We timed our museum visit to take in a lecture about Hepworth by Tate assistant Andrew Jackson, and ended up returning to hear his lively presentation a second time. It’s clear that Hepworth, like Nicholson, drew upon the Cornish landscape for her work, but hers was a more revolutionary course. Most of her works are abstract, but she maintained that they represented aspects of the physical world. In the case of her famous 1946 sculpture Pelagos, a hollowed-out piece of painted elm whose spiraling arms are strung together, she suggested the sweeping shore of the bay at St Ives, the white sand of its beach, and the currents of its wind and water.
Within a short time other artists gravitated to St Ives, including Russian Constructivist sculptor Naum Gabo. It was at Gabo’s suggestion that Nicholson gave lessons to budding painter Peter Lanyon, who had been born in the port and who would go on to become a star of a later generation of artists. Lanyon was inspired by the edges of things—“the junction of sea and cliff, wind and cliff, the human body and places,” as he put it. Like Nicholson and Hepworth’s pieces, his dramatic paintings owe a great deal to Cornwall, and in fact he went on to explore its landscape in a particularly dynamic way, taking up gliding in 1959.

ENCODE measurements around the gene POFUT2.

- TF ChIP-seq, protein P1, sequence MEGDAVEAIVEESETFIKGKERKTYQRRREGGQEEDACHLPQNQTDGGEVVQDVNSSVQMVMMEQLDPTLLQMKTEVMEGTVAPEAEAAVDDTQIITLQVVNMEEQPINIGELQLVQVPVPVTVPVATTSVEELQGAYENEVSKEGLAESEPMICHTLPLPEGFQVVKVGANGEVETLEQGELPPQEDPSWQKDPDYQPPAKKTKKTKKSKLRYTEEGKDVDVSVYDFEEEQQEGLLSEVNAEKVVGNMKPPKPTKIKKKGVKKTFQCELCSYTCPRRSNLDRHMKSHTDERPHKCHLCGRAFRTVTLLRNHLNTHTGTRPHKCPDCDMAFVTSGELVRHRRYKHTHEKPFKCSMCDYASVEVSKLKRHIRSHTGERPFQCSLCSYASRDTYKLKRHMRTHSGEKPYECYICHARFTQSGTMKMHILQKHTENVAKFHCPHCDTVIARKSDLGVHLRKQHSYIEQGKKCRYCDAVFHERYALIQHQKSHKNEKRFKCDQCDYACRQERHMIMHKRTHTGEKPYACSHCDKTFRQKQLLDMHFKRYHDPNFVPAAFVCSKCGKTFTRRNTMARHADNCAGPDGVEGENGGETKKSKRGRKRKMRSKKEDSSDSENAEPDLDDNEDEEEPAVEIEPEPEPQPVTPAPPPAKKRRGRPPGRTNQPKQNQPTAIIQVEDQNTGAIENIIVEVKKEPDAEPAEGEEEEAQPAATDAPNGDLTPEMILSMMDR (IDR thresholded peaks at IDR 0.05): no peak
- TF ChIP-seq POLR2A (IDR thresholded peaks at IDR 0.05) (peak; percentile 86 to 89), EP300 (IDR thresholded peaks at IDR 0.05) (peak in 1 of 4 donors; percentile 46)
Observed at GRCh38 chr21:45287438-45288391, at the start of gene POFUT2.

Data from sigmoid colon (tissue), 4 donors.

Another important figure was Patrick Heron, who worked at the Leach Pottery as a conscientious objector during the war and whose bright, Apollonian abstracts stand in sharp contrast to Lanyon’s furiously Dionysian ones. One of his most famous works is an unleaded stained glass window that he designed for the Tate St Ives—at 15 by 13 feet, one of the largest of its kind in the world. (As luck would have it, the gallery itself was closed for expansion during our visit, but it’s scheduled to reopen in 2017.)